IN 2019, more than 1.3 million people in Southeast Asia were infected with dengue fever. The cyclical epidemic was exacerbated by poor state health infrastructure and constraints on access, as well as climate change and the increased movement of goods and people.
In this context, and despite declining foreign aid, non-government clinics along the Thai-Myanmar border have been at the forefront of regional efforts to contain dengue and chikungunya, another mosquito-borne virus that has spread northwards from Thailand’s deep south.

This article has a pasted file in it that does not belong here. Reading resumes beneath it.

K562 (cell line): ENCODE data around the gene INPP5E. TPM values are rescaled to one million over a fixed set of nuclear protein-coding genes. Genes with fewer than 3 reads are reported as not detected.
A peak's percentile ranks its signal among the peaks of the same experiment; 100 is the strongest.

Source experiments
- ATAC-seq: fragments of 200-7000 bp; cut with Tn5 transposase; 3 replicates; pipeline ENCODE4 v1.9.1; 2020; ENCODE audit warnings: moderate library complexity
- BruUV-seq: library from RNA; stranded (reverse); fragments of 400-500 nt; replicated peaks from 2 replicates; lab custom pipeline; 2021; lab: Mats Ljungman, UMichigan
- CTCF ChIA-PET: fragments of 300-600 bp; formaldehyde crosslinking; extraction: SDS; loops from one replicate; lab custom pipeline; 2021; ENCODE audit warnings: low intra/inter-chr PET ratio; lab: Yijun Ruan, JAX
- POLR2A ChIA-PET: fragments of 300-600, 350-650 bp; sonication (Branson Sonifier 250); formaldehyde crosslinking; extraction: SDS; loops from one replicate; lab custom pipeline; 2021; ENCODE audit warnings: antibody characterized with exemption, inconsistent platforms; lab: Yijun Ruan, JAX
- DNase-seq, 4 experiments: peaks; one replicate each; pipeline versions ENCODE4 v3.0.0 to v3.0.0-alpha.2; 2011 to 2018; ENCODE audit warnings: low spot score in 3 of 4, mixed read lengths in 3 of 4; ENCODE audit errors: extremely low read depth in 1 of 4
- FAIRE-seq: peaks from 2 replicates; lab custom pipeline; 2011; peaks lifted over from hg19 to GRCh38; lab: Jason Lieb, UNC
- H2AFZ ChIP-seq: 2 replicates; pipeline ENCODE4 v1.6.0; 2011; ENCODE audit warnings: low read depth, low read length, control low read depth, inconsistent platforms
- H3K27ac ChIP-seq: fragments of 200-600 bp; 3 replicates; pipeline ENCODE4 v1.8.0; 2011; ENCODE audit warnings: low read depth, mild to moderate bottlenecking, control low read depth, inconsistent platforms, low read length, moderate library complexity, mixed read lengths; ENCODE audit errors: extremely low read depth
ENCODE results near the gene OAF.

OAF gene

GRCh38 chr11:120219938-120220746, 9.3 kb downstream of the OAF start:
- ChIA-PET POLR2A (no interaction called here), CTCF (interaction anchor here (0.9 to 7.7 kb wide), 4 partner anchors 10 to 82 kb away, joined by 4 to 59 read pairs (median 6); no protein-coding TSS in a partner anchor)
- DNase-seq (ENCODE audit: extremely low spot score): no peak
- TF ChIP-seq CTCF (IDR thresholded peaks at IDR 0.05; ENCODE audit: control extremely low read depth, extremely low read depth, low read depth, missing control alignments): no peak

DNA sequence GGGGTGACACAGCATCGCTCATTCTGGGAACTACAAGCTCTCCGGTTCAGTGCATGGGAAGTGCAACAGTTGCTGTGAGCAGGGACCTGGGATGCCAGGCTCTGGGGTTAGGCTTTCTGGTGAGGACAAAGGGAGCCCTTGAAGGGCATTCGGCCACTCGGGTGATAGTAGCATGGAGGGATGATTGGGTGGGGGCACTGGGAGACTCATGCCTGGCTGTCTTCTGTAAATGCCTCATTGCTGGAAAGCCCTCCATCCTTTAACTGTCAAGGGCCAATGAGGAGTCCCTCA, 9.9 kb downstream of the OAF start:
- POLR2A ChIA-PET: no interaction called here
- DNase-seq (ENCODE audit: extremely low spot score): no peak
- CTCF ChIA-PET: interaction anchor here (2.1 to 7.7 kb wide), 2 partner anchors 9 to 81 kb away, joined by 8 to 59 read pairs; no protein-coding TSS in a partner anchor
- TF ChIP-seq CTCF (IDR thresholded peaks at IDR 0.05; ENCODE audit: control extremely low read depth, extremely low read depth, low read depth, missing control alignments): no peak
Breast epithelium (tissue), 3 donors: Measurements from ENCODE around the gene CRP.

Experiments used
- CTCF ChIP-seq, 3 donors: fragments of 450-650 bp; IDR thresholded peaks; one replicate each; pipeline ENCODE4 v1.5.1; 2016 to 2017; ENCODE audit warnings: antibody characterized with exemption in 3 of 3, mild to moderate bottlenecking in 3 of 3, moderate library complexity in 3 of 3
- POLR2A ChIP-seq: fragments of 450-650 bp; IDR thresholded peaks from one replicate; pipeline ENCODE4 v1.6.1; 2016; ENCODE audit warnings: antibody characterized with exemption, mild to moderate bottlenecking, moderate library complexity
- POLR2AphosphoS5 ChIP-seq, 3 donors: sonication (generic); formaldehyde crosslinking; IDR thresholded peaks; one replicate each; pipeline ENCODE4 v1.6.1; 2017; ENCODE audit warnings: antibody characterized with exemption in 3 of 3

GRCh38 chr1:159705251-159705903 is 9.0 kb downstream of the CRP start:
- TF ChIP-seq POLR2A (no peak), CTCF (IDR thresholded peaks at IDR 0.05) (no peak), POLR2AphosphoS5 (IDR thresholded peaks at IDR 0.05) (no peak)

These diseases impose a particularly heavy burden on poor migrant households.
“This year, me, my children, everyone has had dengue fever or chikungunya, and sometimes both,” said Mr A. Salam, director of MAP Foundation, a grassroots non-government organisation that defends Myanmar workers’ rights and is based in the Thai border city of Mae Sot, opposite Myanmar’s Myawaddy.